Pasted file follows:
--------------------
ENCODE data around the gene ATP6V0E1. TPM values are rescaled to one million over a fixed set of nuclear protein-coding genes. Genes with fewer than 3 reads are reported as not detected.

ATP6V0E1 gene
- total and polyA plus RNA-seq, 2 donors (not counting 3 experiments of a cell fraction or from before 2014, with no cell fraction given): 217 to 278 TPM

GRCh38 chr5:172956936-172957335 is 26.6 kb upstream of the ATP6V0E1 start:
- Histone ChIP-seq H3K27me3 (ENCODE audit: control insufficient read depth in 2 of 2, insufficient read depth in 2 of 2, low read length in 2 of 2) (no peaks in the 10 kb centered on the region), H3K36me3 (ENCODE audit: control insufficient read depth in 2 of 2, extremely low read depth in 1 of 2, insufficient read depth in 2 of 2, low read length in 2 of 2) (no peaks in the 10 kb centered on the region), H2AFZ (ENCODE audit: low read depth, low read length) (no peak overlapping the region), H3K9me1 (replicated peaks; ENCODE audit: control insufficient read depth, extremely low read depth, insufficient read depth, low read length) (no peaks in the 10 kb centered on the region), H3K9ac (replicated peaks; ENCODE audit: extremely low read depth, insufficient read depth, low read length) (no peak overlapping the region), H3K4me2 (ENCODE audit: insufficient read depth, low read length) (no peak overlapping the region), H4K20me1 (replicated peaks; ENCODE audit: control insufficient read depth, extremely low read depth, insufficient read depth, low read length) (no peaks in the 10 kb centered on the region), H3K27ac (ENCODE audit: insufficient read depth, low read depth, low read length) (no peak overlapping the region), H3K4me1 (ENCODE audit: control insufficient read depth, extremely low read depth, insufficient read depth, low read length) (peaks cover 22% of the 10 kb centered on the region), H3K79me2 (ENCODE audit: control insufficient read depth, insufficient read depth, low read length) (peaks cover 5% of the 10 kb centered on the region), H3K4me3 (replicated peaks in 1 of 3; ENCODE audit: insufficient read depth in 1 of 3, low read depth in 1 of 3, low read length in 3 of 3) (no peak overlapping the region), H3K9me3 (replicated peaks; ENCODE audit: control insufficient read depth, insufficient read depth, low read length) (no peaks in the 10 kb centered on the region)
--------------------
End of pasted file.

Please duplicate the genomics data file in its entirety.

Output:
ENCODE data around the gene ATP6V0E1. TPM values are rescaled to one million over a fixed set of nuclear protein-coding genes. Genes with fewer than 3 reads are reported as not detected.

ATP6V0E1 gene
- total and polyA plus RNA-seq, 2 donors (not counting 3 experiments of a cell fraction or from before 2014, with no cell fraction given): 217 to 278 TPM

GRCh38 chr5:172956936-172957335 is 26.6 kb upstream of the ATP6V0E1 start:
- Histone ChIP-seq H3K27me3 (ENCODE audit: control insufficient read depth in 2 of 2, insufficient read depth in 2 of 2, low read length in 2 of 2) (no peaks in the 10 kb centered on the region), H3K36me3 (ENCODE audit: control insufficient read depth in 2 of 2, extremely low read depth in 1 of 2, insufficient read depth in 2 of 2, low read length in 2 of 2) (no peaks in the 10 kb centered on the region), H2AFZ (ENCODE audit: low read depth, low read length) (no peak overlapping the region), H3K9me1 (replicated peaks; ENCODE audit: control insufficient read depth, extremely low read depth, insufficient read depth, low read length) (no peaks in the 10 kb centered on the region), H3K9ac (replicated peaks; ENCODE audit: extremely low read depth, insufficient read depth, low read length) (no peak overlapping the region), H3K4me2 (ENCODE audit: insufficient read depth, low read length) (no peak overlapping the region), H4K20me1 (replicated peaks; ENCODE audit: control insufficient read depth, extremely low read depth, insufficient read depth, low read length) (no peaks in the 10 kb centered on the region), H3K27ac (ENCODE audit: insufficient read depth, low read depth, low read length) (no peak overlapping the region), H3K4me1 (ENCODE audit: control insufficient read depth, extremely low read depth, insufficient read depth, low read length) (peaks cover 22% of the 10 kb centered on the region), H3K79me2 (ENCODE audit: control insufficient read depth, insufficient read depth, low read length) (peaks cover 5% of the 10 kb centered on the region), H3K4me3 (replicated peaks in 1 of 3; ENCODE audit: insufficient read depth in 1 of 3, low read depth in 1 of 3, low read length in 3 of 3) (no peak overlapping the region), H3K9me3 (replicated peaks; ENCODE audit: control insufficient read depth, insufficient read depth, low read length) (no peaks in the 10 kb centered on the region)